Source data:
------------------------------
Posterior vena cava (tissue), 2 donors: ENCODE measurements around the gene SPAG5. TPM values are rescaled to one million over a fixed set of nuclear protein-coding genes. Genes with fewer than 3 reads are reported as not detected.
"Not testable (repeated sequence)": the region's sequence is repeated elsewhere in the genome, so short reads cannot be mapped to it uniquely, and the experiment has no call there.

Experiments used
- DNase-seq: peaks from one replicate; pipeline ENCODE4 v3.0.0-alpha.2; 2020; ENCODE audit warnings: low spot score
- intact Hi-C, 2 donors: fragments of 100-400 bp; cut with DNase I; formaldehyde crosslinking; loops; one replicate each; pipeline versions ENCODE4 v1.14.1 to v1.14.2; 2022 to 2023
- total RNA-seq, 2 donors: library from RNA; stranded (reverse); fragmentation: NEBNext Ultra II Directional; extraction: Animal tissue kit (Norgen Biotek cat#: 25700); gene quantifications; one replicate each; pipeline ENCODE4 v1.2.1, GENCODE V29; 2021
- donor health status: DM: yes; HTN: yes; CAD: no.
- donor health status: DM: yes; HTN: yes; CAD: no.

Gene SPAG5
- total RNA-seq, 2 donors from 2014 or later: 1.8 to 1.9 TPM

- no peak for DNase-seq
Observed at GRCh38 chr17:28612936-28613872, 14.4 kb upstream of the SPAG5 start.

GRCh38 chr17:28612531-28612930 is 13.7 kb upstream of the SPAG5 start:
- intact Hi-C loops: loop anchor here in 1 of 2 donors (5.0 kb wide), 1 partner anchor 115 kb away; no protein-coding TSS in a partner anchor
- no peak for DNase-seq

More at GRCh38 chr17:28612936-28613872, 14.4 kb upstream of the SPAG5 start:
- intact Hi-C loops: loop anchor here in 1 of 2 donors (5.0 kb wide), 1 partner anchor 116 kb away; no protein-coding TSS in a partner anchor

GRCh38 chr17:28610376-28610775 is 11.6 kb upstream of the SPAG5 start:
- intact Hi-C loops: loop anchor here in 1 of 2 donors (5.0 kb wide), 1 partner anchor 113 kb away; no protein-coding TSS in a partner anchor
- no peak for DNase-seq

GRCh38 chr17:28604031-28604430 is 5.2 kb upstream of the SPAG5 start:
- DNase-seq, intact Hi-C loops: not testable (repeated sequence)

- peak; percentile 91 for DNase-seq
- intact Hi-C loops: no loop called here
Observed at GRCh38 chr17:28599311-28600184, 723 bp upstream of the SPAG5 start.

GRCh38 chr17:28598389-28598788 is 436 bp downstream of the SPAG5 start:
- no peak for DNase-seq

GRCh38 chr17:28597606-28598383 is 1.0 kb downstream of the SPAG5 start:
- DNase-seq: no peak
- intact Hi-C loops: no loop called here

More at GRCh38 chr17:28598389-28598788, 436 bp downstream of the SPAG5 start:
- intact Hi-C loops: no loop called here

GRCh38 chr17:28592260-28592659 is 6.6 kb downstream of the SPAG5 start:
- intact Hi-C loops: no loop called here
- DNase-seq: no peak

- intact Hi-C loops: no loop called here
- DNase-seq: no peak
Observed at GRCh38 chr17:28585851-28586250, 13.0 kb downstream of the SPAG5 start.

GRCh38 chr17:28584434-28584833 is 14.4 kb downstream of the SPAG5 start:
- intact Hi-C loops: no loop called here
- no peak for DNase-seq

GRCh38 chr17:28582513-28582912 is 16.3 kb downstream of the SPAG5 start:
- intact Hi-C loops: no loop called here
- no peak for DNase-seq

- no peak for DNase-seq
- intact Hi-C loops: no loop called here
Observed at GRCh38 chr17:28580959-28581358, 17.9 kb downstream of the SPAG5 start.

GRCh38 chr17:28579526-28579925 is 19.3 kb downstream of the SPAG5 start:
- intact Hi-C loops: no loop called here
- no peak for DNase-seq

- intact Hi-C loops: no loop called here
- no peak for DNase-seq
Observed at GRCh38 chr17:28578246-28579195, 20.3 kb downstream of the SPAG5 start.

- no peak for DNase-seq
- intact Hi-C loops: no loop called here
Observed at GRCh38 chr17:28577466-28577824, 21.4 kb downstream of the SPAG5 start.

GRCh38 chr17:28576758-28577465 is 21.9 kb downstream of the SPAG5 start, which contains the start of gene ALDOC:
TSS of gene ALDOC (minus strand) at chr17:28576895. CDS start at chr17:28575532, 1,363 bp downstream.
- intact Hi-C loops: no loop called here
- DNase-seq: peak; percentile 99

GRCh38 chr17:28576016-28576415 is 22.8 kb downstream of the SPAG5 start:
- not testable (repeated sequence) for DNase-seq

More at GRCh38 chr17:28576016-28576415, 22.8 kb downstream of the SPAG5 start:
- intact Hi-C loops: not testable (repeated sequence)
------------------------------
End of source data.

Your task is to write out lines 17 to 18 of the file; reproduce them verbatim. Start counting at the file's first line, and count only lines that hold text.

- intact Hi-C loops: loop anchor here in 1 of 2 donors (5.0 kb wide), 1 partner anchor 116 kb away; no protein-coding TSS in a partner anchor

GRCh38 chr17:28610376-28610775 is 11.6 kb upstream of the SPAG5 start: